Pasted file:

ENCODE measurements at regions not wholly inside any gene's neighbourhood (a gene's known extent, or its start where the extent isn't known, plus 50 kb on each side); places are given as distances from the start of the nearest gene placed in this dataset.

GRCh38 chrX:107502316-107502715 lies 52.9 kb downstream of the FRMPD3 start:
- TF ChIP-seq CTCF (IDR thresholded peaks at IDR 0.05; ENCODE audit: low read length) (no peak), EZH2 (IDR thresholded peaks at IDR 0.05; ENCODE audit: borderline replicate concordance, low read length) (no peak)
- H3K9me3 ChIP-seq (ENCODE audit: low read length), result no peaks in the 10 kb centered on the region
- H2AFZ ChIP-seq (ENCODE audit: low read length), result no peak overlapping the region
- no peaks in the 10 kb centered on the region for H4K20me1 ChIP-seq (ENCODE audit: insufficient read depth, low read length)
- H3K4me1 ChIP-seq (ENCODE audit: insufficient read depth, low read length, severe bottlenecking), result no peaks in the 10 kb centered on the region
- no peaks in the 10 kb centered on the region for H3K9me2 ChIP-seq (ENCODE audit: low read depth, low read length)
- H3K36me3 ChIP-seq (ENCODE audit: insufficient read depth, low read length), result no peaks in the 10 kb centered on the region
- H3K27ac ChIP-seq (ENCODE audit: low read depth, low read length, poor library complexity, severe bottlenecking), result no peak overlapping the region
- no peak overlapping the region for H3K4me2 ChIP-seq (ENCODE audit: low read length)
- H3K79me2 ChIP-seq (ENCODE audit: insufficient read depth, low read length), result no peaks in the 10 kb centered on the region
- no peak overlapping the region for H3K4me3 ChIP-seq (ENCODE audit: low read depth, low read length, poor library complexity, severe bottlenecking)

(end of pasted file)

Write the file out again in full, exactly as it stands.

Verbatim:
ENCODE measurements at regions not wholly inside any gene's neighbourhood (a gene's known extent, or its start where the extent isn't known, plus 50 kb on each side); places are given as distances from the start of the nearest gene placed in this dataset.

GRCh38 chrX:107502316-107502715 lies 52.9 kb downstream of the FRMPD3 start:
- TF ChIP-seq CTCF (IDR thresholded peaks at IDR 0.05; ENCODE audit: low read length) (no peak), EZH2 (IDR thresholded peaks at IDR 0.05; ENCODE audit: borderline replicate concordance, low read length) (no peak)
- H3K9me3 ChIP-seq (ENCODE audit: low read length), result no peaks in the 10 kb centered on the region
- H2AFZ ChIP-seq (ENCODE audit: low read length), result no peak overlapping the region
- no peaks in the 10 kb centered on the region for H4K20me1 ChIP-seq (ENCODE audit: insufficient read depth, low read length)
- H3K4me1 ChIP-seq (ENCODE audit: insufficient read depth, low read length, severe bottlenecking), result no peaks in the 10 kb centered on the region
- no peaks in the 10 kb centered on the region for H3K9me2 ChIP-seq (ENCODE audit: low read depth, low read length)
- H3K36me3 ChIP-seq (ENCODE audit: insufficient read depth, low read length), result no peaks in the 10 kb centered on the region
- H3K27ac ChIP-seq (ENCODE audit: low read depth, low read length, poor library complexity, severe bottlenecking), result no peak overlapping the region
- no peak overlapping the region for H3K4me2 ChIP-seq (ENCODE audit: low read length)
- H3K79me2 ChIP-seq (ENCODE audit: insufficient read depth, low read length), result no peaks in the 10 kb centered on the region
- no peak overlapping the region for H3K4me3 ChIP-seq (ENCODE audit: low read depth, low read length, poor library complexity, severe bottlenecking)